By Neale McDevitt
When asked to define the role of urban planners, Raphaël Fischler smiles softly. “It’s a complex métier,” he says. And why is that? “Because cities are themselves extremely complex places.”
Fischler is the Director of McGill’s School of Urban Planning, which marked the 65th anniversary of the launch of the first-ever Urban Planning program both at McGill and in Canada with a day of events on Nov. 8. The School offers a professionally accredited Master of Urban Planning degree and an ad hoc Ph.D. program in Urban Planning, Policy, and Design.
Adding to the complexity, Fischler tackles the question of what urban planners are by emphasizing what urban planners are not.
“They are not engineers because they don’t handle the technical aspects to that degree. They are not architects because they do not design the buildings. And they are not social workers because they don’t necessarily deal with people’s personal issues,” he says.
“What they do is plan the layout of cities and plan the use of land. Where should infrastructure should go? Where do we need to expand the city for a new population? Where do we need new parks and playgrounds? Where do we put affordable housing?” says Fischler. “But they are not only concerned with the physical development of the city. They are also very concerned with the process by which cities develop.
“They are not only designers of urban environments, they are also designers of decision-making processes.”
Versatility a plus
Fischler maintains that many urban development issues are contentious – even ones, that on the surface, seem to be a benefit to the community. While a new condo development may increase property value of a neighbourhood, some may complain that it blocks their view of Mount Royal. A new playground and basketball court may be a boon to local youth, but some residents may also worry about noise or the increased potential for vandalism.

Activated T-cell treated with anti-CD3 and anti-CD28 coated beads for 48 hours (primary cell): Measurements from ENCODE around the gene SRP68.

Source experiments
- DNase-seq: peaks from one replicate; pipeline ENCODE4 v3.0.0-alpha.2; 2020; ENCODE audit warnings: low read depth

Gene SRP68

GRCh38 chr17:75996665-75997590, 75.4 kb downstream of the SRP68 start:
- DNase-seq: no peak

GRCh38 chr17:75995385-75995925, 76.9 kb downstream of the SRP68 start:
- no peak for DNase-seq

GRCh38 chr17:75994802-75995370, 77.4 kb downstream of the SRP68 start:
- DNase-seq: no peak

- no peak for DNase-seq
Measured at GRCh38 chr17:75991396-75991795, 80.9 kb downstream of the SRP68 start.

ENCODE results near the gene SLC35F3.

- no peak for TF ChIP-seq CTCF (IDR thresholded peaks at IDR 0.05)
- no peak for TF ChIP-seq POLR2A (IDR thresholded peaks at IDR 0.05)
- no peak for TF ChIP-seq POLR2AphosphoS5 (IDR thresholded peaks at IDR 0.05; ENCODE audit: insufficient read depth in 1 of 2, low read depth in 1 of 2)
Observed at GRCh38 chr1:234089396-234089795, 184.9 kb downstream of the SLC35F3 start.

In a word, the most successful urban planners are very versatile.
“In a single day a planner may go to a morning session on some technical issue with the redoing of a public square with all the infrastructure and traffic problems and other technical issues; have a lunch meeting with an elected official to talk about what mandate to give to the planning department for the public square that would make the most sense politically; sit in on a design session with colleagues about how to lay things out; and then head off to a neighborhood meeting in the evening and participate in a public forum in front of a potentially angry crowd,” says Fischler. “On top of the technical and creative components there’s a very strong social component.”
To help develop well-rounded, successful urban planners, the School relies on the “McGill approach,” which guides but does not spoon feed students and gets them involved in team-oriented, real-world projects almost immediately.
“Even though, in the 1960s, ‘70s and ‘80s, a lot of planning schools put less emphasis on projects and more on things like economics and sociology, we’ve always maintained the traditional approach,” says Fischler. “Planners do not spend much time writing papers. They work on real projects with a variety of stakeholders… They have to be very quick on their feet in a way that you only really learn by doing.”
This philosophy has led to the creation of an extensive network of partnerships between the School and various local agencies. Students have long surveyed, studied and presented their recommendations to the City on improving living conditions for neighbourhoods-in-transition.Another Urban Planning class has students working directly with local organizations, such as the Agence métropolitaine de transport or the City of Montreal itself on any variety of planning issues from housing to transportation to changing zoning bylaws.
At the end of their studies these same students are more than ready to begin their careers in the “real world” because much of their classwork has already taken place there.
“Montreal is our lab,” says Fischler, “and we’re the richer for it.”